Gary PrescottGary Prescott replied 4 months ago

i've know the term "blind imagination" which i found in a book about a french author, maybe balzac, since the early 80's. i had no idea what it entailed as there was no internet and i never came across the term again. i've discussed with a few friends and they are all very visual. today, in my 66th year, i hear the term aphantasia when listening to a cbc podcast featuring tom, i believe. as it relates to education; i had a very difficult time remembering things, tho' my memory is not too bad. i could never imagine what i wanted to do, or be. spent a few days in the late 80's trying some visualization exercises, but just ended up laughing at the futility. studied anatomy using the anatomy colouring book, which saved my bacon. once, i saw a vivid sunset in my mind and it actually shocked me! there are things i wish i could recall visually, like old friends etc. i love design and if i could have seen it in my head, i may have pursued it. i don't think it will make any difference at this point in my life, but i am going to research this for a bit. it does answer some questions, and i'm glad some information is out there. it's always been in the back of my mind! lol! love youtube by the way. now i can see how it's done… sept/2019

Mark FosterMark Foster replied 4 months ago

I heard you on CBC documentary yesterday and made the connection to my own history. I’m 56 years old and only now realize what I thought was just a memory issue is actually something more profound! It’s actually quite a relief, I always thought the fact I couldn’t picture something in my head was a sign of poor memory that would ultimately lead to early Alzheimer’s. Interesting about the emotional disconnection to past events, it’s so strange to not be able to conjure up the emotions around my mothers death, I remember being an emotional wreck at the time. Interestingly, I can conjure up a melody in my head as some others are able, so it seems to be somewhere on the spectrum with me. Anyway glad to have found this resource and other “like minded” people!

Frank GrationFrank Gration replied 4 months ago

Same as Mark. I heard you on cbc today and instantly knew. Im 41 and just thought i had a bad memory. When i think about trying to count sheep as a kid, it all make sence now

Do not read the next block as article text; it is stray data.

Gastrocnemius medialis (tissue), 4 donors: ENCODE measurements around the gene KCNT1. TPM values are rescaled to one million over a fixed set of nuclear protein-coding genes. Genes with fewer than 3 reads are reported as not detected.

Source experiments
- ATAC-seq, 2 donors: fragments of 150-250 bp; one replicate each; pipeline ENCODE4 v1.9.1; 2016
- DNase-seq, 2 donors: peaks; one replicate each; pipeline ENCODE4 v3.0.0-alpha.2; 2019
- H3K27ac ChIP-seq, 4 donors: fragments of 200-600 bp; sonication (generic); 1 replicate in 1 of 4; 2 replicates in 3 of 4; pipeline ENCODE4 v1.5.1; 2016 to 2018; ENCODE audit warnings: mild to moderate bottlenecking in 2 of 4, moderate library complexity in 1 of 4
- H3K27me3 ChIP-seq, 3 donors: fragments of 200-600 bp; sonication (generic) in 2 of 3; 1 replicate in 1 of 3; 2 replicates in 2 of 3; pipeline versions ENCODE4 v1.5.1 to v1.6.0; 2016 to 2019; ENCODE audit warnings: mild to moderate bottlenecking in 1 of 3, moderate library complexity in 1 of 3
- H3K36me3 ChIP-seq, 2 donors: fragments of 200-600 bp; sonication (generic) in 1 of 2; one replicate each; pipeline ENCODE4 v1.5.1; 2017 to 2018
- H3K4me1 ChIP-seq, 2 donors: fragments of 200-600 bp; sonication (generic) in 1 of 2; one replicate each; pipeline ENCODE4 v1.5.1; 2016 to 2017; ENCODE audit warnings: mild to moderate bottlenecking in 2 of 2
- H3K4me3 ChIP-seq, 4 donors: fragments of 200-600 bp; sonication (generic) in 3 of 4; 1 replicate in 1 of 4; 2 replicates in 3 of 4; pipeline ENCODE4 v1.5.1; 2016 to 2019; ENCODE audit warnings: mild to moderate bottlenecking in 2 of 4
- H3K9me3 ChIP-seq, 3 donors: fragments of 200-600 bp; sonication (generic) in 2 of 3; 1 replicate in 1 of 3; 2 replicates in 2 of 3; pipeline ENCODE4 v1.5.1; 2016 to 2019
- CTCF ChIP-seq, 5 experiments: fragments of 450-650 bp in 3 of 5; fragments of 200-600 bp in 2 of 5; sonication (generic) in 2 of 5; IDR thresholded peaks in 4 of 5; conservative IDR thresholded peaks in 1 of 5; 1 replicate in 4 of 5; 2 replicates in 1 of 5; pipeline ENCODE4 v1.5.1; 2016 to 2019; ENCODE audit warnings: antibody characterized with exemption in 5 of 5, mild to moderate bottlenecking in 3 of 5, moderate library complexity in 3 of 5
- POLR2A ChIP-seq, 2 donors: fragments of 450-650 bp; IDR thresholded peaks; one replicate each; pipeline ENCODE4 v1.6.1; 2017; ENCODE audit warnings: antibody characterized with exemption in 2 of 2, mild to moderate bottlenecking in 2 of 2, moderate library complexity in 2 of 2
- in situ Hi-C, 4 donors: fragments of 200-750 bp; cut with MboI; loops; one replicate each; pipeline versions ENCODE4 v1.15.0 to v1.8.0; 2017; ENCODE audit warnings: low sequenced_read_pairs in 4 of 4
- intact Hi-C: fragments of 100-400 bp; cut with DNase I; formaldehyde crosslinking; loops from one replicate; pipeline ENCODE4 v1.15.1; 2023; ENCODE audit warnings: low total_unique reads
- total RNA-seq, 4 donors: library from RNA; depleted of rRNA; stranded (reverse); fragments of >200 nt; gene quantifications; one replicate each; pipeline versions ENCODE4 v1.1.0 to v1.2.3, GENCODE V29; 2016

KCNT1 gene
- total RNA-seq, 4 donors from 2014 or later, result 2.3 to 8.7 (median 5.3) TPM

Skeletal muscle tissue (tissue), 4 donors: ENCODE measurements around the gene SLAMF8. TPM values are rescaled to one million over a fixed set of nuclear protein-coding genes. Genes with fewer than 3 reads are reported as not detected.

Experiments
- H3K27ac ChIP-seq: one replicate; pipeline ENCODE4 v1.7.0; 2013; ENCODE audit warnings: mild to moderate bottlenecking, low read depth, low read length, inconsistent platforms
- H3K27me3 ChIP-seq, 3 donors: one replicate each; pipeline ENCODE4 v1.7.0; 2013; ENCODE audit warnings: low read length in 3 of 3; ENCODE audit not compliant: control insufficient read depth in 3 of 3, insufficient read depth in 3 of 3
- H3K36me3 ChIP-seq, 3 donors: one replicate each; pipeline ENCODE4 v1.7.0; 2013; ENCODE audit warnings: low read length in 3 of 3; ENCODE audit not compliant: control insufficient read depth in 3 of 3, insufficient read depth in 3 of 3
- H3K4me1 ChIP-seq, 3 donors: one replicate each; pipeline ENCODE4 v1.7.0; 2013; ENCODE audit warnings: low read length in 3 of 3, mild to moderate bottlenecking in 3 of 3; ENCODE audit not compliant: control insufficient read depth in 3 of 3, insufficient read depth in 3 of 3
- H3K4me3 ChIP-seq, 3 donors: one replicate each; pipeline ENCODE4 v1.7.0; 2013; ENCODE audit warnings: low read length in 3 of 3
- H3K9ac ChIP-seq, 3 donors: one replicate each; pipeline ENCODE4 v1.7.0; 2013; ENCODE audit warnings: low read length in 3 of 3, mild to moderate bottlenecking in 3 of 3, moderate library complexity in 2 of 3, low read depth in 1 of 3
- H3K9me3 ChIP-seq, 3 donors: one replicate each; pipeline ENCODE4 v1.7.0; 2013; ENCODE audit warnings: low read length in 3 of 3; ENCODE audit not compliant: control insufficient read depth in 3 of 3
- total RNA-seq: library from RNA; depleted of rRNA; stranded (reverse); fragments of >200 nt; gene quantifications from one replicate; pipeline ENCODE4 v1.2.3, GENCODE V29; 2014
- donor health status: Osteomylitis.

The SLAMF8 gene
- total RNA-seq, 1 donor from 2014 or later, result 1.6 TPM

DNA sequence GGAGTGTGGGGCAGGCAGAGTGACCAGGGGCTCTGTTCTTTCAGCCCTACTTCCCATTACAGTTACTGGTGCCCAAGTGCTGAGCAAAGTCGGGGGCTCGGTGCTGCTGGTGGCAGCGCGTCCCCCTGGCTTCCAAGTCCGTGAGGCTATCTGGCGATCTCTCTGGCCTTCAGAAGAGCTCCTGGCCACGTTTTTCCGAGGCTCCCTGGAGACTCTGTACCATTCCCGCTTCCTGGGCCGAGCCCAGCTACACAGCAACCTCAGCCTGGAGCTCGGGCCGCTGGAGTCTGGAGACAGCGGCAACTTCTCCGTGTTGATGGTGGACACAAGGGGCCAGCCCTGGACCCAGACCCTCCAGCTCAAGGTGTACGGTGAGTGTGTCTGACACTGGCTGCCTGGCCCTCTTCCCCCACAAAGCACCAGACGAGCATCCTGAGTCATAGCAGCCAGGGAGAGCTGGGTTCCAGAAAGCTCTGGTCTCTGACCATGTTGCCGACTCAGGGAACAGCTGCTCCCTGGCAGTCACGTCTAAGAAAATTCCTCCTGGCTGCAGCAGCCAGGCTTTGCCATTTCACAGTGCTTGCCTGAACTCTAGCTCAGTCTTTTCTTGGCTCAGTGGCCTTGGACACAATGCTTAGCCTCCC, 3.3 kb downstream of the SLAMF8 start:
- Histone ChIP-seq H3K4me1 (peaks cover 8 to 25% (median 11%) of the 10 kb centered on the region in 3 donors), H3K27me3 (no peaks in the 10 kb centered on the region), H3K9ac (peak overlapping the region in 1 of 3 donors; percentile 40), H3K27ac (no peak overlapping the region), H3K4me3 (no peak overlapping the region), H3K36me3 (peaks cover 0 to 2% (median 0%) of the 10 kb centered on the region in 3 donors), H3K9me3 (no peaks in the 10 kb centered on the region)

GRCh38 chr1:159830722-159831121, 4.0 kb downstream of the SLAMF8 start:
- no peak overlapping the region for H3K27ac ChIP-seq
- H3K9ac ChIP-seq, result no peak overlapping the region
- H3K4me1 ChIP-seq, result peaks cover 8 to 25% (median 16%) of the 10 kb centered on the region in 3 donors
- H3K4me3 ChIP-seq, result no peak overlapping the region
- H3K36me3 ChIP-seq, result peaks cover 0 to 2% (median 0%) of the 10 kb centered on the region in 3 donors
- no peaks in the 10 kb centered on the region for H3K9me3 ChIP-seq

Terri GrayTerri Gray replied 4 months ago

Wow, I feel a great weight off my shoulders after listening to your CBC doc. For years I would get so frustrated when someone would go on and on about the importance of reading and never understand how I didn’t enjoy it, I can only assume if I could make the mental picture in my head it would be much more enjoyable. I have tried Yoga and meditation but always get frustrated never being able to focus and relax, always thinking perhaps I was more ADD as my mind wandered from thought to thought. If I think about it now it also makes sense that I can’t read comic’s where imagery is used, by the end I haven’t been able to retain anything, and I guess that is why I will never be able to fantasize Brad Pitt is in bed with me and have to settle with keeping my eyes open. Thanks for great Documentary.

Tom EbeyerTom Ebeyer Staff replied 4 months ago

Thank you for all your comments! Welcome to the community. Your stories all resonate with me and I hope this new discovery brings some new clarity/insight!

keith Inschokeith Inscho replied 4 months ago

Same here. I knew I didn’t visualize like other people, but didn’t know it was a real thing until I heard the CBC story. I can visualize things in flashes of pictures that pop up for a millisecond then fade away. I can’t picture something and tell you any details as the ‘pictures’ are only there as a flash, then other things (usually clouds or swirly things or whatever) crowd over.
When I lay down to go to sleep, I get no pictures on the back of my eyelids, but light shows and swirly smoke, and radar sweep type visuals.

Anna PostnikovaAnna Postnikova replied 3 months ago

I'm 26 and found out 5days agoi came across the word and wondered what it meant… one quick google search and several websites later here i am. Ive always kinda figured all the phrases to do with mental images were figures of speach. Go figure